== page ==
Gonna better leave her alone, put you down son
Treating her real fine, thus I'm home being a loner
Jeanny's my babe and that's alright, yeah
She treats me good, each and every night
She fools around with other boys and treat me like an unwanted toy

[Baby loves that way]
I love my baby
[Baby loves that way]
Ooh, she's too much
[Baby loves that way]
Yes she does, yes she does
[Baby loves that way]

[Baby loves that way]
I love my baby
[Baby loves that way]
Yeah, she's too much, yeah yeah
[Baby loves that way]
Ooh, I think she can live with me
[Baby loves that way]
Love her, love her, love her

Baby likes to go outside, so I let her
Wants to fool with other guys, so I let her
Wants to be bad, so I let her be bad
But fooling around, it will make me sad
She clings around with all the boys, who treat her like unwanted toys

[Baby loves that way]
Obviously this is the end
[Baby loves that way]
Gotta take her
[Baby loves that way]
Ooh yeah
[Baby loves that way]
Can't do enough
[Baby loves that way]

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‘Baby Loves That Way’ was released on 20 August 1965 as the B-side of the single ‘You’ve Got A Habit Of Leaving’, the first single to come out by his then-band The Lower Third. The song was recorded during the same session when the singles A-side was recorded some time during July that year. The single was not immediately released after the recordings due to some disagreements between Bowie and producer Shel Talmy.

While the A-side is a direct homage to The Who and The Kinks, the B-side is rather leaning towards the harmonious melodies of the Herman’s Hermits. The band’s lead singer Peter Noone would later on, in 1971, be helpful to launch Bowie’s career when he covered ‘Oh! You Pretty Things’ and landed a high charting success with his cover.

The song starts off with variations on D and bursts into a repeating question-and-answer game between the backing vocals’ “Baby loves that way” and David’s solo parts where he tells the story about his flirtatious girl seeking the attention of other boys. Legend has it that, among others, both Shel Talmy and Leslie Conn provided the backing vocals for the “monastic chanting, perhaps the earliest intimation of a Buddhist motif in David’s music”, as Nicholas Pegg (author of the wonderful The Complete David Bowie) suggests. According to Cann’s similarly great Any Day Now it is known that David had an idea for the backing vocals to sound like monks’ chants, however the idea was apparently dismissed. Feel free to comment on this issue! What’s your take on this?

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The lyrics of this song foresee David’s sex life in the years to come as he apparently comes to terms with his girl teasing and flirting (and doing what else) with other boys when she is going out on her own. David and Angie had worked out something similarly in their complicated relationships that started just a couple of years after the release of this single.

I think ‘Baby Loves That Way’ is superior to the single’s A-side because it simply sounds more harmonious and more ’rounded’ in a way. And in my opinion it ranks among the best he has brought up until late 1965 (though it’s been only three singles until then). It easily ranks above the ‘Liza Jane’ single and is about as good as ‘I Pity The Fool’.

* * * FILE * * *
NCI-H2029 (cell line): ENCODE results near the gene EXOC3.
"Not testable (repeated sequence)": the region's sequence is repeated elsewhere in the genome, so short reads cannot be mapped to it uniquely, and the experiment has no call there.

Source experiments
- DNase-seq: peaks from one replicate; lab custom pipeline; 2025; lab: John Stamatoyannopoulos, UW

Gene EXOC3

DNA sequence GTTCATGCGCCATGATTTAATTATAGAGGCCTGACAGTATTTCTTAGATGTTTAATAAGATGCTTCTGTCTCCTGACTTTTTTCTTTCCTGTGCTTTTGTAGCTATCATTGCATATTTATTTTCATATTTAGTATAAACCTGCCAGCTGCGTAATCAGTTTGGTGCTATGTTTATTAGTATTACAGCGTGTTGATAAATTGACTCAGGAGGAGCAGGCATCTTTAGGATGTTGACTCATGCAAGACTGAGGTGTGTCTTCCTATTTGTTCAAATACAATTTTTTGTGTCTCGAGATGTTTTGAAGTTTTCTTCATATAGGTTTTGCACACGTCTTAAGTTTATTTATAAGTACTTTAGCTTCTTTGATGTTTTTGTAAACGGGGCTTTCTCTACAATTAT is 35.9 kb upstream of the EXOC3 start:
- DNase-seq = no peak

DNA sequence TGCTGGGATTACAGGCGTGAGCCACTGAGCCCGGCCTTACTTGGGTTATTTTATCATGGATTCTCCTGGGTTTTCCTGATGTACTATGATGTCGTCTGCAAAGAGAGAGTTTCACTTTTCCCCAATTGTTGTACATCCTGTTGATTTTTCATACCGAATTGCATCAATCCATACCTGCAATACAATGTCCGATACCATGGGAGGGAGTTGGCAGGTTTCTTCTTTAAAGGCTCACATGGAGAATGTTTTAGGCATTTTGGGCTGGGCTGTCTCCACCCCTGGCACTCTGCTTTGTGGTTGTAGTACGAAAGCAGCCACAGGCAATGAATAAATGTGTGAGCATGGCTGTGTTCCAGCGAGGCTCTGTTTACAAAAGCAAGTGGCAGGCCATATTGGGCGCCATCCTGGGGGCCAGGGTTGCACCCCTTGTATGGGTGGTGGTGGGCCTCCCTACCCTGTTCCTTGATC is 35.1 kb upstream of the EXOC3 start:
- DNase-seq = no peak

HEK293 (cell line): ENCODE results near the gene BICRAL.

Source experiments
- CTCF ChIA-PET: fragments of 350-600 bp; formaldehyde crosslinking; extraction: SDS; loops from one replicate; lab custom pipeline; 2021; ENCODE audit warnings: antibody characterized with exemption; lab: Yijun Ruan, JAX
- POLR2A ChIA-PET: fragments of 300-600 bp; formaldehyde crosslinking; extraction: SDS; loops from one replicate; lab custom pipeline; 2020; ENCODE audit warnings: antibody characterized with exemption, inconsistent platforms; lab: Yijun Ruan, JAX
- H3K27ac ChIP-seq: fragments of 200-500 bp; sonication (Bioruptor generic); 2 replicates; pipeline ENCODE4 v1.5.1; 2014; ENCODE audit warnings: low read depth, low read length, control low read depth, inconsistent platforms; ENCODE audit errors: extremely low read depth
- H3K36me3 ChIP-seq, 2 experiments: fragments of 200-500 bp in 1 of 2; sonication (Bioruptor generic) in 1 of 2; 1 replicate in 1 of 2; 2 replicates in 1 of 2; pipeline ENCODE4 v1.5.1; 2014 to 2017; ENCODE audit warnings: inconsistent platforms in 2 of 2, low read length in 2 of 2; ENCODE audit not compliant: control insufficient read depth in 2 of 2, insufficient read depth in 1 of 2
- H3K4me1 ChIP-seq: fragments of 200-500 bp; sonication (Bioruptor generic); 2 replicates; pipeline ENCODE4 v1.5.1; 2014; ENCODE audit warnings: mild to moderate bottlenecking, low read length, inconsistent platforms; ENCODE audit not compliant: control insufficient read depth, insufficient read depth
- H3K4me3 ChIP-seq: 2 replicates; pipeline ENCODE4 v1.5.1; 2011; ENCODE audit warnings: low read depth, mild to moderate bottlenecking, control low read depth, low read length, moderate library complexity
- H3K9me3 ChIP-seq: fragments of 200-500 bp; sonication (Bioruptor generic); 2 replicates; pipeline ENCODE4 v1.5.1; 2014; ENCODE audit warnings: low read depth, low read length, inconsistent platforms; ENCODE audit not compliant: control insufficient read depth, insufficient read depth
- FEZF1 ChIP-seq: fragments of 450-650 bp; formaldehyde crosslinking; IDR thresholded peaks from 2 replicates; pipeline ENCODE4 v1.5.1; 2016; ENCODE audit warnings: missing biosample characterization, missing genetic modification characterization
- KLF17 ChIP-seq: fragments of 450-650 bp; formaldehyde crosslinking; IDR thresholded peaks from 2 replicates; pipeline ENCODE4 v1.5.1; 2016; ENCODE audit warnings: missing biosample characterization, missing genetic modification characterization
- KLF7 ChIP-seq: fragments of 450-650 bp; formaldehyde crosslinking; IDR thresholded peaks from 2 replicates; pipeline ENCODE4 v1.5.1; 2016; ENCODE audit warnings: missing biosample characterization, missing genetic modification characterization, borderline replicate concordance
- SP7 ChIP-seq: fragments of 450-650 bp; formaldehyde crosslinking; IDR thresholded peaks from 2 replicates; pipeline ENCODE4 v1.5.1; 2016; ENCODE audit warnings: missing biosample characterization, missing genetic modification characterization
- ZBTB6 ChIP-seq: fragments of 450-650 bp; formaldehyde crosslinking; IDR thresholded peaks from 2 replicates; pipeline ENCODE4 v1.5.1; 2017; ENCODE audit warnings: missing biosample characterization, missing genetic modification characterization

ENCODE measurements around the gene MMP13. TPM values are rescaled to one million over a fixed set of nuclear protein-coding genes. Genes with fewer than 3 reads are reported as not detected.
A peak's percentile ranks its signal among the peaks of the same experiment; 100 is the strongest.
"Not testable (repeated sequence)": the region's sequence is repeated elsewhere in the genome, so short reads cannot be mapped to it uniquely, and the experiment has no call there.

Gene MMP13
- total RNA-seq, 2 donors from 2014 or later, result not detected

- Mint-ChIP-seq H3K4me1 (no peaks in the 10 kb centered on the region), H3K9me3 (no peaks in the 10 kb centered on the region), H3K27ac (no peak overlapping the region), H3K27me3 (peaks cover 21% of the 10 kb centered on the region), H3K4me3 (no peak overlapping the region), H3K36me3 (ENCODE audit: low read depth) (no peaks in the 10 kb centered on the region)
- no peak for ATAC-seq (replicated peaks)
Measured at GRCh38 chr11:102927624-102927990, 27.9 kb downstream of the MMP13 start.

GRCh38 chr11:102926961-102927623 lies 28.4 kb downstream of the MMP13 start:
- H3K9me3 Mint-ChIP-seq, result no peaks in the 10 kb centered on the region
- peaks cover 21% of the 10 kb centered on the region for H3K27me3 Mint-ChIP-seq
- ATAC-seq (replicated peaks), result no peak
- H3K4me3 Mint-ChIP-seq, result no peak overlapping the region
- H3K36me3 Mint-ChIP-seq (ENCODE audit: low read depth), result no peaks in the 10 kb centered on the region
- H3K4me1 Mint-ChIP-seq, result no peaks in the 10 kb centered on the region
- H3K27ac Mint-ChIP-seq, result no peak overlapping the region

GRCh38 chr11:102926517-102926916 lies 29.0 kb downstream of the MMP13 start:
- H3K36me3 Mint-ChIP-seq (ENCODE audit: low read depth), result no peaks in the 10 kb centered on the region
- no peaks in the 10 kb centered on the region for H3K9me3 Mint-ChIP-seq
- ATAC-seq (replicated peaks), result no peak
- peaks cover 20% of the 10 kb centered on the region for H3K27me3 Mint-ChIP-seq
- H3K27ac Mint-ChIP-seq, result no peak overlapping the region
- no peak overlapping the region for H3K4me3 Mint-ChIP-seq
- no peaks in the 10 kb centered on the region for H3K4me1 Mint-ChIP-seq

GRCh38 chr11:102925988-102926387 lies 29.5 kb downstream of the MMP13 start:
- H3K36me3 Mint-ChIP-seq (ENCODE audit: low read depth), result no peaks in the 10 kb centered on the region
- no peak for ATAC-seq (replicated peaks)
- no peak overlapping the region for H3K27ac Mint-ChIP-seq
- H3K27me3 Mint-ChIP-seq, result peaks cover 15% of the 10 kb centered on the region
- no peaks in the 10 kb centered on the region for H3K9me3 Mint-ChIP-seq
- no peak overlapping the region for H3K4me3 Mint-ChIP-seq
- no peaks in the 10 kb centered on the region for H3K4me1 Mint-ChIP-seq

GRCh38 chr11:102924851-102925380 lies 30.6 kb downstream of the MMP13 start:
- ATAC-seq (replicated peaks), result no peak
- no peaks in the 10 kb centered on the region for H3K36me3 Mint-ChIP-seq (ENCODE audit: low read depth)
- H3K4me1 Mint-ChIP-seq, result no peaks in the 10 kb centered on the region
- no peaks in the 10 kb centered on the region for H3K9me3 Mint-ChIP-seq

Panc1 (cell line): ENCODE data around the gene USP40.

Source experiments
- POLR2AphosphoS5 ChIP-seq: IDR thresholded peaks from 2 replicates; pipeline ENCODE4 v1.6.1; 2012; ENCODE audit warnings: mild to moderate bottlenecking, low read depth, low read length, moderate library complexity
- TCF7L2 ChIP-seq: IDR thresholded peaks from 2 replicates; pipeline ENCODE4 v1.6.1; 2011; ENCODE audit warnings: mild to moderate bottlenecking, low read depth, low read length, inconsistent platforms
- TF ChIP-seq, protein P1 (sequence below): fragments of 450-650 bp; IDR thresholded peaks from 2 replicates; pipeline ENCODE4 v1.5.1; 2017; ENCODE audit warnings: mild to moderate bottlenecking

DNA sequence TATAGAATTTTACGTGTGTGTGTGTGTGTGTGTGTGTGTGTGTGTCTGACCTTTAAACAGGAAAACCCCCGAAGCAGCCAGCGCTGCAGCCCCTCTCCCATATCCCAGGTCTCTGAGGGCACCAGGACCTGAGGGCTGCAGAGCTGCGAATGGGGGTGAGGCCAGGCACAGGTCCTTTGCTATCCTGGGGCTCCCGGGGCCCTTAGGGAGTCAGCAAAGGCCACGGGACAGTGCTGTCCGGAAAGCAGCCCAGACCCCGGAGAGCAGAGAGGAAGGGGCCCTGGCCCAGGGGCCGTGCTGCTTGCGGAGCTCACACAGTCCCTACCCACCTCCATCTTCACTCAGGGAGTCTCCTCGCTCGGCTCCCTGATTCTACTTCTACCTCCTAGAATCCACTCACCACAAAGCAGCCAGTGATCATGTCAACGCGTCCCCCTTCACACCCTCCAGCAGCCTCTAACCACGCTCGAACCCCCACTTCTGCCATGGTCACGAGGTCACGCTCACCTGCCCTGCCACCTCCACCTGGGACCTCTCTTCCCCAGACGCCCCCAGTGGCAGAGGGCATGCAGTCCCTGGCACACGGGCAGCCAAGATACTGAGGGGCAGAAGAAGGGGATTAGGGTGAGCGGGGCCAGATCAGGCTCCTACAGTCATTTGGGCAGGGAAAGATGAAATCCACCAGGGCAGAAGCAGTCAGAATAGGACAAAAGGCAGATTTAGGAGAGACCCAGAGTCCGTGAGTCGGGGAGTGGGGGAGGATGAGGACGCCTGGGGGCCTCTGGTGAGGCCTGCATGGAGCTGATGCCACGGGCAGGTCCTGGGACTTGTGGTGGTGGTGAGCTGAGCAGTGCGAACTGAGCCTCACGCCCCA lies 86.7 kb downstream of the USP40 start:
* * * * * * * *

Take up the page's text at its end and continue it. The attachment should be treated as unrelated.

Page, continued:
Like he did with many of his early songs David Bowie re-recorded ‘Baby Loves That Way’ in 2000 for his planned (but not officially released) album Toy in a new extended version which comes across very harmonious, calmed and way slower than the original version. The new version of 4’32” features Bowie with completely non-typical vocals: somewhat boring, calm and dominated by the longer instrumental part of the song. Here is how the extended version sounds:

‘Baby Loves That Way’ – Toy, unreleased (ca. 2000)

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Discography

Single Version:

  • Vinyl You’ve Got A Habit Of Leaving (A-Side) / Baby Loves That Way (B-Side) 8/1965
  • Vinyl The Manish Boys / Davy Jones & The Lower 3rd EP 1979
  • CD Early On (1964-1966) 1991
  • Vinyl Bowie 1965! EP 2013

Extended Version:

  • Toy Sessions unreleased
  • CD Slow Burn EP 2002 (Japan)
  • CD Everyone Says ‘Hi’ EP 2002 (UK)
  • CD Everyone Says ‘Hi’ EP 2002 (Austria)

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Musicians

  • Davy Jones (vocal, harmonica)
  • Denis Taylor (guitar, vocal)
  • Graham Rivens (bass)
  • Phil Lancaster (drums)
  • Nicky Hopkins (piano)
  • Shel Talmy, Les Conn (backing vocal)
  • Glyn Johns (backing vocal)
  • Produced by Shel Talmy

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You’ve Got A Habit Of Leaving


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‘You’ve Got A Habit Of Leaving’ – Single Version (1965)

Lyrics

You've got a habit of leaving me
And you've got a habit of deserting me

Sometimes I cry
Sometimes I'm so sad
Sometimes I'm so glad, so glad

You could go on if you wanted to, wanted to, wanted to
Wanted to
Oh
If you wanted to, yeah
Oh huh

You've got a habit of leaving me
And you've got a habit of deserting me

Sometimes I cry
Sometimes I'm so sad
Sometimes I'm so glad, so glad

You could go on if you wanted to, wanted, wanted to
Wanted to, ooh yeah, yeah
Oh, if you wanted to
If you wanted to, yeah, yeah
Wanted to

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Bowie’s third single was released on 20th August 1965 on EMI Parlophone, with a delay due to repeating disagreements between producer Shel Talmy and Bowie. It features young Davy Jones with The Lower Third in their attempt to make it big in Swinging London. After an unsuccessful attempt to land a single with ‘Born Of The Night’ it was about time.